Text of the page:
The thing is, I love Wylie more than anything, in the way a parent loves their child. I don't believe her life was in vain. I don't believe she lived for such a short period of time for no reason at all. She mattered and she matters still, to more than just us as her parents. Maybe I don't have all of the answers right now but I know one day the pieces will fall into place and I'll know for certain. People have asked us if we will ever try to have another child and while we're not ready yet, I didn't even know what to say -- what kind of callous question was that, anyway? The whirlwind of Wylie's diagnosis and our loss was followed by another whirlwind of risk numbers and percentages and other things that just made my head spin and realize how much I don't like to take risks about anything. But then I remembered the little boy who I always pictured with Ethan in my mind. The baby brother whose name came to us before we were even considering having a second child. I think of him and I believe that he is in our future, that he is reachable, that one day I will hold him and get to bring him home with me awake.
Prior to learning of Wylie's diagnosis, I began to think of my aunt Rina often. She passed away when I was a young teenager, the first time I really ever understood the pain of loss, the first time I realized that tragedies can happen and we can lose people who aren't grandparents. I began thinking of her frequently, began dreaming of her often. I kept telling my mom that I kept thinking and dreaming of aunt Rina, that I thought her energy was going to be there when Wylie was born like I believe my great grandfather's was there for Ethan. "She always wanted to have a girl next," my mom would say each time I brought this up. The day we learned of Wylie's heart abnormality, still unsure of the details or severity, I dreamed of my aunt Rina more in depth than I ever had before. I woke up and I knew. "Stay optimistic," everyone would tell me -- but I knew. I don't believe in much, like I keep saying, but somehow I want to believe that my aunt Rina's energy is able to care for my baby girl.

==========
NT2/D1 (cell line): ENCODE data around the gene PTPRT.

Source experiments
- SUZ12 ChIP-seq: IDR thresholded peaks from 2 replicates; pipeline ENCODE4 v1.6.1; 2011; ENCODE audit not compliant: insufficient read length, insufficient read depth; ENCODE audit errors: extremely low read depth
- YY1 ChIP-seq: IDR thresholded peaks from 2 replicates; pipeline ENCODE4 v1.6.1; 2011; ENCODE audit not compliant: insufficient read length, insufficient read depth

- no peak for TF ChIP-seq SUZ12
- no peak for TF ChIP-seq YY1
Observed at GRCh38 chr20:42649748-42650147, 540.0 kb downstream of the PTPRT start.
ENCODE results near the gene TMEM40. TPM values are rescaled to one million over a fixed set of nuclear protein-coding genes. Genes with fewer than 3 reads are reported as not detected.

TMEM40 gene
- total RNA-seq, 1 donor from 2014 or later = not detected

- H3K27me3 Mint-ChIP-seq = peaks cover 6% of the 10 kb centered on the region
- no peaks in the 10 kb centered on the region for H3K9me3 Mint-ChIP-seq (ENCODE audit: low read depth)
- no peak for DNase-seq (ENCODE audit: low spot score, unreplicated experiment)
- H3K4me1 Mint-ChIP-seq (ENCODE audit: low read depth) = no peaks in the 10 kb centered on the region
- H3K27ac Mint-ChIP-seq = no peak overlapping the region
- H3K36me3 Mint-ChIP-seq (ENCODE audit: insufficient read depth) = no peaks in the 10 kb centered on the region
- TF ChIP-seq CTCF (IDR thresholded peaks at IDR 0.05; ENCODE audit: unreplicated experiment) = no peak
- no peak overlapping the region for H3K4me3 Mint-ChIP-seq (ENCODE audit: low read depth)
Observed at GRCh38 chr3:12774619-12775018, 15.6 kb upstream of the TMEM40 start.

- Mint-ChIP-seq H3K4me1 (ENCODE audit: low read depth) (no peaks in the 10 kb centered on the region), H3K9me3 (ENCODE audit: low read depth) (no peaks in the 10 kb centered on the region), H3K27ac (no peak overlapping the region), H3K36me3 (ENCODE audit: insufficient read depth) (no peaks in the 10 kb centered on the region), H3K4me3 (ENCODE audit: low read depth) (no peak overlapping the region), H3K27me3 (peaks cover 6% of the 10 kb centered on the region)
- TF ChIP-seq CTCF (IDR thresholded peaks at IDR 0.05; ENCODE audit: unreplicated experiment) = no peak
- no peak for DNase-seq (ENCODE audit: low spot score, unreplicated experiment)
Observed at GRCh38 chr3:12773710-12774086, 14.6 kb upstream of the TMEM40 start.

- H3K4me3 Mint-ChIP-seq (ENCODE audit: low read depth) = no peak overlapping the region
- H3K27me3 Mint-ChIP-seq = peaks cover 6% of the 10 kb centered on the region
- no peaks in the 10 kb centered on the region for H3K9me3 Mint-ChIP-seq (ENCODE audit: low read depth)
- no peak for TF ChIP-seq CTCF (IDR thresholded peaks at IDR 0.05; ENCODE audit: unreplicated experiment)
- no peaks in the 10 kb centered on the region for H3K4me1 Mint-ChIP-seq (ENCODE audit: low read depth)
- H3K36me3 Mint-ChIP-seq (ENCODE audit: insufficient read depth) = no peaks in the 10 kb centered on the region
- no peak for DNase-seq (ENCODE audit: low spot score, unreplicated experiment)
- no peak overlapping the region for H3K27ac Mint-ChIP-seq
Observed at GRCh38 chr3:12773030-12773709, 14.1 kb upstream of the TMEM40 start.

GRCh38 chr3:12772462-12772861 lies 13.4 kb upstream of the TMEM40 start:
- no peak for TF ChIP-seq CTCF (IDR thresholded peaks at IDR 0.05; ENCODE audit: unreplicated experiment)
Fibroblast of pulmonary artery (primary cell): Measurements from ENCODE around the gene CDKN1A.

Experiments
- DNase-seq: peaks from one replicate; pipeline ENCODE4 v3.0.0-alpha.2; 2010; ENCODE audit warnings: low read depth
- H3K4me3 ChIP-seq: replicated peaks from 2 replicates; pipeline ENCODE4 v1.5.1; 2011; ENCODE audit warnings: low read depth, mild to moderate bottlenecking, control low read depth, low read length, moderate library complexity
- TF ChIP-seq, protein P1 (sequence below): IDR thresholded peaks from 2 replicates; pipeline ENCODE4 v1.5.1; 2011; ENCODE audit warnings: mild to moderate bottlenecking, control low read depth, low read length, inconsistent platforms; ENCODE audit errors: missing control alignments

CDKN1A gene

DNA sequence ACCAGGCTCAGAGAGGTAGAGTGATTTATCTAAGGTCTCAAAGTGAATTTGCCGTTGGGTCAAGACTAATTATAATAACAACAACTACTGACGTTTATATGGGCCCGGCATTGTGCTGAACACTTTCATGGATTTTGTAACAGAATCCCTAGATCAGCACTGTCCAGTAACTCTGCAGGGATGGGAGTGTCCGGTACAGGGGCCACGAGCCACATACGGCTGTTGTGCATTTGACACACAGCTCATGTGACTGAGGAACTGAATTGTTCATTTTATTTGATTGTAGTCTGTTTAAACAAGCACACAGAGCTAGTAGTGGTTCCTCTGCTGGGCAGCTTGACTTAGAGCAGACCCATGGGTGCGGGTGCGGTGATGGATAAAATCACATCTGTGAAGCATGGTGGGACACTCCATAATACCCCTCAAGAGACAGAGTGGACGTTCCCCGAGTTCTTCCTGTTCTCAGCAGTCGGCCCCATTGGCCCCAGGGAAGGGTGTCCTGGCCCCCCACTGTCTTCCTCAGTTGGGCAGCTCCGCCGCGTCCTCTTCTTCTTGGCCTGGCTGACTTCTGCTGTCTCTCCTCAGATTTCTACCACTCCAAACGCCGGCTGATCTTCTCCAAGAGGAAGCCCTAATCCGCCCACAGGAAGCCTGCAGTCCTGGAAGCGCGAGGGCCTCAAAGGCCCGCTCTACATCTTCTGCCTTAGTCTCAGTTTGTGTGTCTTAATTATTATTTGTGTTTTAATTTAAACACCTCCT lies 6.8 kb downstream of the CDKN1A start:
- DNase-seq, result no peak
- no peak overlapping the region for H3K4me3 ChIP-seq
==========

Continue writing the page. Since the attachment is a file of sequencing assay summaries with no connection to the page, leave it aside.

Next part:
Each day still feels like a new struggle. I'm realizing that people typically expect two things of you after a loss: you to bounce back quickly and hightail it into social outing mode or for you to retreat into a dark corner and wallow in misery. Let's be frank: the second option would be my coping mechanism of choice, save for the fact that I have Ethan. He keeps me balanced. He keeps me at the perfect pace to tiptoe back into the world without it feeling like I'm alone or smothered. I think of Wylie at nighttime once Ethan is asleep, like this is my time with her somehow, and some nights are better than others. Some nights I can cope and think of her beauty and smile knowing she will always be my daughter. Other nights are harder and I end them soaked in my own tears. I know that Wylie means the world to me, to my husband, to our family; I know that Wylie matters to us. I'm just waiting to figure out the mark she made on this world, the message that she needed us to spread for her, the reason that she couldn't stay with us. Nothing is going to justify that for me right now -- nothing is going to seem good enough to take her from me with the grief fresh in our hearts. Maybe that's why I don't know all of the answers just yet. Maybe that's why I have to wait for them to fall into place.